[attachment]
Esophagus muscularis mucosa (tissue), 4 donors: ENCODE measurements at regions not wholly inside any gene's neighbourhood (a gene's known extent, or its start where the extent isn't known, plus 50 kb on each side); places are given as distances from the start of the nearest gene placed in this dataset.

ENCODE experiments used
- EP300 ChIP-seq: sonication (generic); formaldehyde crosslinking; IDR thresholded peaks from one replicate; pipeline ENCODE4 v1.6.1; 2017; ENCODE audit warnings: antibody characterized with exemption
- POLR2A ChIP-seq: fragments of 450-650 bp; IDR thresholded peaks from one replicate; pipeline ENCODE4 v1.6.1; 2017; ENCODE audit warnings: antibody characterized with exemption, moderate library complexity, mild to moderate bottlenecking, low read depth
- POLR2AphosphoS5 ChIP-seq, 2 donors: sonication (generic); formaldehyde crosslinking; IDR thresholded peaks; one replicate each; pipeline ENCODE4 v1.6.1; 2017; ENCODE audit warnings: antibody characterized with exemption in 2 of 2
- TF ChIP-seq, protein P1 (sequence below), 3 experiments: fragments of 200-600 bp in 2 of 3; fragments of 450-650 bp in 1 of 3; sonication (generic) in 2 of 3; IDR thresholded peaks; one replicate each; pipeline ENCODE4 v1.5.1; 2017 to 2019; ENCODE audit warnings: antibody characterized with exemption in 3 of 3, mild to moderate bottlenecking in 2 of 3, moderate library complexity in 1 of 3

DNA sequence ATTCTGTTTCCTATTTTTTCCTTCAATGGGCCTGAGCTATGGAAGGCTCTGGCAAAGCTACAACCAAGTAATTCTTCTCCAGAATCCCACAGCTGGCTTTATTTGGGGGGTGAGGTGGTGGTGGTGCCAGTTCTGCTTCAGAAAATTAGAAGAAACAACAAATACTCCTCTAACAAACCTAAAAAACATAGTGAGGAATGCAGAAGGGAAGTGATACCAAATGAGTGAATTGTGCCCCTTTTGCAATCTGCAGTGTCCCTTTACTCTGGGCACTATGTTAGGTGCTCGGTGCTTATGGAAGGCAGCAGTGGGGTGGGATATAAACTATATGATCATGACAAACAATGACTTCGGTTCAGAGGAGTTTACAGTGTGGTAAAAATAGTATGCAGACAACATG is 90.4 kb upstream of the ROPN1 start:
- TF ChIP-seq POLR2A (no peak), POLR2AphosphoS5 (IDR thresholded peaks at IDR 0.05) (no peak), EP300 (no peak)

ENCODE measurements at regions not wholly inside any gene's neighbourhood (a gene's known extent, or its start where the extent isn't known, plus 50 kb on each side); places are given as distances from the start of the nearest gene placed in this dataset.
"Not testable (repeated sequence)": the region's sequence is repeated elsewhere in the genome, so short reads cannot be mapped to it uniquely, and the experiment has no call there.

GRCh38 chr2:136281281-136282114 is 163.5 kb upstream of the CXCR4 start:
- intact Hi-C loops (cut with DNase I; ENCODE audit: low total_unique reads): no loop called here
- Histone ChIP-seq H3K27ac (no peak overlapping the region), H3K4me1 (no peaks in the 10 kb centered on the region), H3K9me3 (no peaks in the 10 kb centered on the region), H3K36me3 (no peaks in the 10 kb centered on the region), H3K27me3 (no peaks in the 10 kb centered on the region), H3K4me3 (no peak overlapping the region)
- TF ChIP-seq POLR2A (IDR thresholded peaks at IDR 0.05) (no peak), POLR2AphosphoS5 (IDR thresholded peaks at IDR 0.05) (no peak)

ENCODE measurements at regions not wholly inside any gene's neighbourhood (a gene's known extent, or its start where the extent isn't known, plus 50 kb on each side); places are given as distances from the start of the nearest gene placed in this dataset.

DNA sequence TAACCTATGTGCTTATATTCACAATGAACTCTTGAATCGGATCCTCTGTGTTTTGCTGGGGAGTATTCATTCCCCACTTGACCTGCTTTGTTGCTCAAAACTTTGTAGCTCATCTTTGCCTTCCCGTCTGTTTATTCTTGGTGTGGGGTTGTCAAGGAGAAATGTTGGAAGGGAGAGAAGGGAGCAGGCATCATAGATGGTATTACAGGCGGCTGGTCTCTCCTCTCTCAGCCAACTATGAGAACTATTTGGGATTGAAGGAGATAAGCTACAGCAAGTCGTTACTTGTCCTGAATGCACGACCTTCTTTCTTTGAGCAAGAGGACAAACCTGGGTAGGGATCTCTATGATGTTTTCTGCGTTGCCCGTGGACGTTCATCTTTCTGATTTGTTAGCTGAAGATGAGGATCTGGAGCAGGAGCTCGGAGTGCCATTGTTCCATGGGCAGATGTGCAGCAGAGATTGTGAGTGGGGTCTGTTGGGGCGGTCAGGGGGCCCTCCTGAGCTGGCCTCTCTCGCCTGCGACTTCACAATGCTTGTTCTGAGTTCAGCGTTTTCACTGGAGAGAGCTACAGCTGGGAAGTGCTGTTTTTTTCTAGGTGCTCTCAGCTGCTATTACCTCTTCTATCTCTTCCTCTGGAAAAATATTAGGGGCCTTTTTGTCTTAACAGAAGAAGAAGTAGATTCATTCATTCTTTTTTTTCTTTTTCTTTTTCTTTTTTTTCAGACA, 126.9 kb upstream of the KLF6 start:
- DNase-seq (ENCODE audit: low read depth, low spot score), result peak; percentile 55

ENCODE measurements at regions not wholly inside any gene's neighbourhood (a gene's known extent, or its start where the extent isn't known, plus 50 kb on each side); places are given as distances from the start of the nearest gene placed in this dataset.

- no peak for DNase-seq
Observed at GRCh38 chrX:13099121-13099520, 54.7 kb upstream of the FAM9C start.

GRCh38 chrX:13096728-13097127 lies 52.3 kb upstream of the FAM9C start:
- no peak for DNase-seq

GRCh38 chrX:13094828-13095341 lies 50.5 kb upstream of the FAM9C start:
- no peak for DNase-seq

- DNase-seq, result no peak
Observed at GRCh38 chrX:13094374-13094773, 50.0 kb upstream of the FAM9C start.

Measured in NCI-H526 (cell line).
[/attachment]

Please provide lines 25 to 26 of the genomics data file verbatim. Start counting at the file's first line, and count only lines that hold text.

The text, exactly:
- DNase-seq, result no peak
Observed at GRCh38 chrX:13094374-13094773, 50.0 kb upstream of the FAM9C start.